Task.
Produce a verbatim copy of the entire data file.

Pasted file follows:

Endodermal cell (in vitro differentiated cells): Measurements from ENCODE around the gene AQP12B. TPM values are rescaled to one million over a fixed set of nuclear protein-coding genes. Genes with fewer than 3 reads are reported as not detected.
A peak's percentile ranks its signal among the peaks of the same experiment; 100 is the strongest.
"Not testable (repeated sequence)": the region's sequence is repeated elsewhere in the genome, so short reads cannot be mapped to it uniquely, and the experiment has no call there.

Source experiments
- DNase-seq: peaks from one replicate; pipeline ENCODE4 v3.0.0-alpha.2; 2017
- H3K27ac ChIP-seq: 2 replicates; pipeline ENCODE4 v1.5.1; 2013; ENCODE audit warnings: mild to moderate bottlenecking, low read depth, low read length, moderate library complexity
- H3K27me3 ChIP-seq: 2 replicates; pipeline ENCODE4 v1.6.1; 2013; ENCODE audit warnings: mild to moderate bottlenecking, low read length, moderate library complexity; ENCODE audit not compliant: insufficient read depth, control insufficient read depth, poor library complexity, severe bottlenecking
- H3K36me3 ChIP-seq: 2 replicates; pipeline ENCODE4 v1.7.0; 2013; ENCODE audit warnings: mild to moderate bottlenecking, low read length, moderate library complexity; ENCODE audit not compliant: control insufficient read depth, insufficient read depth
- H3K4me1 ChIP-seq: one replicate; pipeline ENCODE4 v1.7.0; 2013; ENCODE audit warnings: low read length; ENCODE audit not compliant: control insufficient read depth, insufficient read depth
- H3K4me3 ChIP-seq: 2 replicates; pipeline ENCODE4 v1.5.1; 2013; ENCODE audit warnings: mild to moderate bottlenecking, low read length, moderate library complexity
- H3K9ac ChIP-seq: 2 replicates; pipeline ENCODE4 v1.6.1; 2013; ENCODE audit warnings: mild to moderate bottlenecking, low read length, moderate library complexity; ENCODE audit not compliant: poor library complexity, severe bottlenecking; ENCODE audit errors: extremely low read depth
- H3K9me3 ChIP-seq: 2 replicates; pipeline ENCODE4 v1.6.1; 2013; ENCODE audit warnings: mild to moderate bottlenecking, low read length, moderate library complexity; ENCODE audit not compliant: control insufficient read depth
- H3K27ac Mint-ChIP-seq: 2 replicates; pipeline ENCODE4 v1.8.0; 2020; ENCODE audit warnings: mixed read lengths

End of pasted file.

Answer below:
Endodermal cell (in vitro differentiated cells): Measurements from ENCODE around the gene AQP12B. TPM values are rescaled to one million over a fixed set of nuclear protein-coding genes. Genes with fewer than 3 reads are reported as not detected.
A peak's percentile ranks its signal among the peaks of the same experiment; 100 is the strongest.
"Not testable (repeated sequence)": the region's sequence is repeated elsewhere in the genome, so short reads cannot be mapped to it uniquely, and the experiment has no call there.

Source experiments
- DNase-seq: peaks from one replicate; pipeline ENCODE4 v3.0.0-alpha.2; 2017
- H3K27ac ChIP-seq: 2 replicates; pipeline ENCODE4 v1.5.1; 2013; ENCODE audit warnings: mild to moderate bottlenecking, low read depth, low read length, moderate library complexity
- H3K27me3 ChIP-seq: 2 replicates; pipeline ENCODE4 v1.6.1; 2013; ENCODE audit warnings: mild to moderate bottlenecking, low read length, moderate library complexity; ENCODE audit not compliant: insufficient read depth, control insufficient read depth, poor library complexity, severe bottlenecking
- H3K36me3 ChIP-seq: 2 replicates; pipeline ENCODE4 v1.7.0; 2013; ENCODE audit warnings: mild to moderate bottlenecking, low read length, moderate library complexity; ENCODE audit not compliant: control insufficient read depth, insufficient read depth
- H3K4me1 ChIP-seq: one replicate; pipeline ENCODE4 v1.7.0; 2013; ENCODE audit warnings: low read length; ENCODE audit not compliant: control insufficient read depth, insufficient read depth
- H3K4me3 ChIP-seq: 2 replicates; pipeline ENCODE4 v1.5.1; 2013; ENCODE audit warnings: mild to moderate bottlenecking, low read length, moderate library complexity
- H3K9ac ChIP-seq: 2 replicates; pipeline ENCODE4 v1.6.1; 2013; ENCODE audit warnings: mild to moderate bottlenecking, low read length, moderate library complexity; ENCODE audit not compliant: poor library complexity, severe bottlenecking; ENCODE audit errors: extremely low read depth
- H3K9me3 ChIP-seq: 2 replicates; pipeline ENCODE4 v1.6.1; 2013; ENCODE audit warnings: mild to moderate bottlenecking, low read length, moderate library complexity; ENCODE audit not compliant: control insufficient read depth
- H3K27ac Mint-ChIP-seq: 2 replicates; pipeline ENCODE4 v1.8.0; 2020; ENCODE audit warnings: mixed read lengths